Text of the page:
Hypertension and incident cardiovascular events after next-generation BTKi therapy initiation

Sunnia T. Chen, Leylah Azali, Lindsay Rosen, Qiuhong Zhao, Tracy Wiczer, Marilly Palettas, John Gambril, Onaopepo Kola-Kehinde, Patrick Ruz, Sujay Kalathoor, Kerry Rogers, Adam Kittai, Michael Grever, Farrukh Awan, John C. Byrd, Jennifer Woyach, Seema A. Bhat, Daniel Addison

Research output: Contribution to journalArticlepeer-review

Abstract

Background: Post-market analyses revealed unanticipated links between first-generation Bruton’s tyrosine kinase inhibitor (BTKi) therapy, ibrutinib, and profound early hypertension. Yet, whether this is seen with novel selective second (next)-generation BTKi therapy, acalabrutinib, is unknown. Methods: Leveraging a large cohort of consecutive B cell cancer patients treated with acalabrutinib from 2014 to 2020, we assessed the incidence and ramifications of new or worsened hypertension [systolic blood pressure (SBP) ≥ 130 mmHg] after acalabrutinib initiation. Secondary endpoints were major cardiovascular events (MACE: arrhythmias, myocardial infarction, stroke, heart failure, cardiac death) and disease progression. Observed incident hypertension rates were compared to Framingham heart-predicted and ibrutinib-related rates. Multivariable regression and survival analysis were used to define factors associated with new/worsened hypertension and MACE, and the relationship between early SBP increase and MACE risk. Further, the effect of standard antihypertensive classes on the prevention of acalabrutinib-related hypertension was assessed. Results: Overall, from 280 acalabrutinib-treated patients, 48.9% developed new/worsened hypertension over a median of 41 months. The cumulative incidence of new hypertension by 1 year was 53.9%, including 1.7% with high-grade (≥ 3) hypertension. Applying the JNC 8 cutoff BP of ≥ 140/90 mmHg, the observed new hypertension rate was 20.5% at 1 year, > eightfold higher than the Framingham-predicted rate of 2.4% (RR 8.5, P < 0.001), yet 34.1% lower than ibrutinib (12.9 observed-to-expected ratio, P < 0.001). In multivariable regression, prior arrhythmias and Black ancestry were associated with new hypertension (HR 1.63, HR 4.35, P < 0.05). The degree of SBP rise within 1 year of treatment initiation predicted MACE risk (42% HR increase for each + 5 mmHg SBP rise, P < 0.001). No single antihypertensive class prevented worsened acalabrutinib-related hypertension. Conclusions: Collectively, these data suggest that hypertension may be a class effect of BTKi therapies and precedes major cardiotoxic events.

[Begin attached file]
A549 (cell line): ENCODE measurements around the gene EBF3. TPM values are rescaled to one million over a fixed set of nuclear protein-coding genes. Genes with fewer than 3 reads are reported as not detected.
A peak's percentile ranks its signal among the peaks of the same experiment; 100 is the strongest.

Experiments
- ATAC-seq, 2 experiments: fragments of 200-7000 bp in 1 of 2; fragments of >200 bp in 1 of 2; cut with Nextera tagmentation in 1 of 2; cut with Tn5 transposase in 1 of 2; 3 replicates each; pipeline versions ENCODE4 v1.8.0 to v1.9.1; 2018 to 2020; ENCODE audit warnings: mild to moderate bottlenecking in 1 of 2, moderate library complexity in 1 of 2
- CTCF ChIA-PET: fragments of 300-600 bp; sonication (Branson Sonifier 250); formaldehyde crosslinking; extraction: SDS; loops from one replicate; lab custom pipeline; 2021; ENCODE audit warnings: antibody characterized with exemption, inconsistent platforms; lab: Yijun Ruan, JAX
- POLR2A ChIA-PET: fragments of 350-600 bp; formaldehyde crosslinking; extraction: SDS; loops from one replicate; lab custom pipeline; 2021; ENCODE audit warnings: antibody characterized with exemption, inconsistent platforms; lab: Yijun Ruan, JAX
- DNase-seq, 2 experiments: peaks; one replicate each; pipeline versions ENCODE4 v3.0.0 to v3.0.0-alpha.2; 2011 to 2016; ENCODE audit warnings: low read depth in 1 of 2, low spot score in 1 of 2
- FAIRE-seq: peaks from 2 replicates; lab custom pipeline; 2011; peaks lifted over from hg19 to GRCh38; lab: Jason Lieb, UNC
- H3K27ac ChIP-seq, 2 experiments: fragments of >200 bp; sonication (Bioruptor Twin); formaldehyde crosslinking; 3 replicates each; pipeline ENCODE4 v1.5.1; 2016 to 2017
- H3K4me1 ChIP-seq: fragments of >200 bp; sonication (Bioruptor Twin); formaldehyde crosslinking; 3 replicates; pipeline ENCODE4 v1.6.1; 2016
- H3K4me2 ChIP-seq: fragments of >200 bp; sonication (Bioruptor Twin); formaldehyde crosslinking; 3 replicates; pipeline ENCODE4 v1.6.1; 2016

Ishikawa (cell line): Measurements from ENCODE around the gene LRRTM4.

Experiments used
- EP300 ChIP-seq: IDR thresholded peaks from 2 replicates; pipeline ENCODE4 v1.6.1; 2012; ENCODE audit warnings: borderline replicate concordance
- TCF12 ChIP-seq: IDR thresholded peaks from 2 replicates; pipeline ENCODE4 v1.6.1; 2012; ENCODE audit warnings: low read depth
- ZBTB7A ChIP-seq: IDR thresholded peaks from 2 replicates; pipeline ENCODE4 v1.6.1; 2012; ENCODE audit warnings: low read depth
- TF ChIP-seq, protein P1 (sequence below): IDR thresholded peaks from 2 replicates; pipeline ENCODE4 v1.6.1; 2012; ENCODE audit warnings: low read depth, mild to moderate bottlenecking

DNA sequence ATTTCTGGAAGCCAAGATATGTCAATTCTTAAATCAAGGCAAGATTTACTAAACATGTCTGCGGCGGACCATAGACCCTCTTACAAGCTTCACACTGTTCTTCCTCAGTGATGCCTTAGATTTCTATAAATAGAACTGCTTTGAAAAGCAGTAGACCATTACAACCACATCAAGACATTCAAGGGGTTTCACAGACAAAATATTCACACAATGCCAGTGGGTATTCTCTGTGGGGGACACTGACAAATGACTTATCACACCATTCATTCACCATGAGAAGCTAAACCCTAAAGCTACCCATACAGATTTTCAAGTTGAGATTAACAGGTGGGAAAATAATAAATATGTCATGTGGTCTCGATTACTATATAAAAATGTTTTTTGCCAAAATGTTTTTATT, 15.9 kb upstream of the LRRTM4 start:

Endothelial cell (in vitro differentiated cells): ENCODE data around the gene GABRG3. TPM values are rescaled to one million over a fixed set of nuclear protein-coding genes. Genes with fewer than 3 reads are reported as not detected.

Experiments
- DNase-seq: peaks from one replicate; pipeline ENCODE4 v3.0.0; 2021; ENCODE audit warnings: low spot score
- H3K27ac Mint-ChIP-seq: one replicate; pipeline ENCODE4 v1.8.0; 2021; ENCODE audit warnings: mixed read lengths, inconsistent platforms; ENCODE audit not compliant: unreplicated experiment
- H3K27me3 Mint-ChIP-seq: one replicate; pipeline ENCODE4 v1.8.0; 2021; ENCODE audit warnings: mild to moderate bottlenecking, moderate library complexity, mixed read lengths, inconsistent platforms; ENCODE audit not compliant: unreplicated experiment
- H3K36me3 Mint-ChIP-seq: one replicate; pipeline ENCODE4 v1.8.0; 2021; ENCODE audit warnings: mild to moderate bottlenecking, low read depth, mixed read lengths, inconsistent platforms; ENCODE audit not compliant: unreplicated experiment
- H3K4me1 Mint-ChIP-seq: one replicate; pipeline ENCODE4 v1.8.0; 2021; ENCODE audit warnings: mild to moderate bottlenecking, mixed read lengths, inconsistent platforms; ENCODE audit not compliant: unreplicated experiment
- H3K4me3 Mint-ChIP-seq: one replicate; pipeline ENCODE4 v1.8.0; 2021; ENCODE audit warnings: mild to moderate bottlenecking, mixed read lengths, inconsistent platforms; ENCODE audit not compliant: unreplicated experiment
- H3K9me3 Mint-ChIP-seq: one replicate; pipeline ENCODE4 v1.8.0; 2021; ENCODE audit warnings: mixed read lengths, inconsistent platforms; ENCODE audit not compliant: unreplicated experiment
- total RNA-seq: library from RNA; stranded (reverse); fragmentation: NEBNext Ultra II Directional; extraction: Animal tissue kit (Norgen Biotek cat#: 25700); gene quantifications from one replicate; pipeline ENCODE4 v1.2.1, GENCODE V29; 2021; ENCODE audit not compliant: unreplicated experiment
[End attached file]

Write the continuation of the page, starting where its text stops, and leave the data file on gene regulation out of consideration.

Original languageEnglish (US)
Article number92
JournalJournal of Hematology and Oncology
Volume15
Issue number1
DOIs
StatePublished - Dec 2022

Keywords

  • Acalabrutinib
  • Cancer-targeted therapy
  • Cardio-oncology
  • Cardiovascular events
  • Hypertension

ASJC Scopus subject areas

  • Molecular Biology
  • Hematology
  • Oncology
  • Cancer Research

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